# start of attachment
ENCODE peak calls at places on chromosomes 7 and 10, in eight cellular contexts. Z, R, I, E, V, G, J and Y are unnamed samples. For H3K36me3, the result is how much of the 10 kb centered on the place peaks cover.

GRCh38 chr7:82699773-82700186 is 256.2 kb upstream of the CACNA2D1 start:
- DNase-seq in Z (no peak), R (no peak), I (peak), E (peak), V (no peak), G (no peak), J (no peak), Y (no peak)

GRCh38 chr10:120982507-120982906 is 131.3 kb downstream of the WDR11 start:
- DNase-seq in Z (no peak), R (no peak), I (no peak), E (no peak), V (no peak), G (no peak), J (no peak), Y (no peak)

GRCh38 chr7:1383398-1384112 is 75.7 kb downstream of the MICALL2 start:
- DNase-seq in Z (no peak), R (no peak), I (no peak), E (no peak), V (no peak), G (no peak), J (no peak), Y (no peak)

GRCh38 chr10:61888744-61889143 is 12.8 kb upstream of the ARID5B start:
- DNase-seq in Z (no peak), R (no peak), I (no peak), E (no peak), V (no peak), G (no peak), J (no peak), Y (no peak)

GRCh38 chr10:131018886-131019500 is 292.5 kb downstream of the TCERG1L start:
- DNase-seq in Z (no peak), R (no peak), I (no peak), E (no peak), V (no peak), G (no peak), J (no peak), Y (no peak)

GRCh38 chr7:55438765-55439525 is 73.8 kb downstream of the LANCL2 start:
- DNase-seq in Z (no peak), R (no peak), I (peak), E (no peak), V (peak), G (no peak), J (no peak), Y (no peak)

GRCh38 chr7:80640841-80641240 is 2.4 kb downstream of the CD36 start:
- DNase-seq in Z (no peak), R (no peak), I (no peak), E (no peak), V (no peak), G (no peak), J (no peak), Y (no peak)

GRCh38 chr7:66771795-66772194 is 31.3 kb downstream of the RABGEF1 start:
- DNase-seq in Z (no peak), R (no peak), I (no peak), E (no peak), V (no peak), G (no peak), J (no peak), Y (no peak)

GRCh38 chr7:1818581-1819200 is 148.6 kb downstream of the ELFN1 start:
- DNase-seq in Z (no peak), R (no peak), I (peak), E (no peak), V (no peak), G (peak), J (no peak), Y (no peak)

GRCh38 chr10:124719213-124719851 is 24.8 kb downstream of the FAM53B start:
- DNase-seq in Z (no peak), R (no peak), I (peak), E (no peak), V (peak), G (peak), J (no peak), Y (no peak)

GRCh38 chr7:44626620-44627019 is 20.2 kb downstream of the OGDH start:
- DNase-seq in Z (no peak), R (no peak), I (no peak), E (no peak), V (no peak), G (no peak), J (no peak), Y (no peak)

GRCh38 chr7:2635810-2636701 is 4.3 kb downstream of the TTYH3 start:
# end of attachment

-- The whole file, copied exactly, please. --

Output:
ENCODE peak calls at places on chromosomes 7 and 10, in eight cellular contexts. Z, R, I, E, V, G, J and Y are unnamed samples. For H3K36me3, the result is how much of the 10 kb centered on the place peaks cover.

GRCh38 chr7:82699773-82700186 is 256.2 kb upstream of the CACNA2D1 start:
- DNase-seq in Z (no peak), R (no peak), I (peak), E (peak), V (no peak), G (no peak), J (no peak), Y (no peak)

GRCh38 chr10:120982507-120982906 is 131.3 kb downstream of the WDR11 start:
- DNase-seq in Z (no peak), R (no peak), I (no peak), E (no peak), V (no peak), G (no peak), J (no peak), Y (no peak)

GRCh38 chr7:1383398-1384112 is 75.7 kb downstream of the MICALL2 start:
- DNase-seq in Z (no peak), R (no peak), I (no peak), E (no peak), V (no peak), G (no peak), J (no peak), Y (no peak)

GRCh38 chr10:61888744-61889143 is 12.8 kb upstream of the ARID5B start:
- DNase-seq in Z (no peak), R (no peak), I (no peak), E (no peak), V (no peak), G (no peak), J (no peak), Y (no peak)

GRCh38 chr10:131018886-131019500 is 292.5 kb downstream of the TCERG1L start:
- DNase-seq in Z (no peak), R (no peak), I (no peak), E (no peak), V (no peak), G (no peak), J (no peak), Y (no peak)

GRCh38 chr7:55438765-55439525 is 73.8 kb downstream of the LANCL2 start:
- DNase-seq in Z (no peak), R (no peak), I (peak), E (no peak), V (peak), G (no peak), J (no peak), Y (no peak)

GRCh38 chr7:80640841-80641240 is 2.4 kb downstream of the CD36 start:
- DNase-seq in Z (no peak), R (no peak), I (no peak), E (no peak), V (no peak), G (no peak), J (no peak), Y (no peak)

GRCh38 chr7:66771795-66772194 is 31.3 kb downstream of the RABGEF1 start:
- DNase-seq in Z (no peak), R (no peak), I (no peak), E (no peak), V (no peak), G (no peak), J (no peak), Y (no peak)

GRCh38 chr7:1818581-1819200 is 148.6 kb downstream of the ELFN1 start:
- DNase-seq in Z (no peak), R (no peak), I (peak), E (no peak), V (no peak), G (peak), J (no peak), Y (no peak)

GRCh38 chr10:124719213-124719851 is 24.8 kb downstream of the FAM53B start:
- DNase-seq in Z (no peak), R (no peak), I (peak), E (no peak), V (peak), G (peak), J (no peak), Y (no peak)

GRCh38 chr7:44626620-44627019 is 20.2 kb downstream of the OGDH start:
- DNase-seq in Z (no peak), R (no peak), I (no peak), E (no peak), V (no peak), G (no peak), J (no peak), Y (no peak)

GRCh38 chr7:2635810-2636701 is 4.3 kb downstream of the TTYH3 start: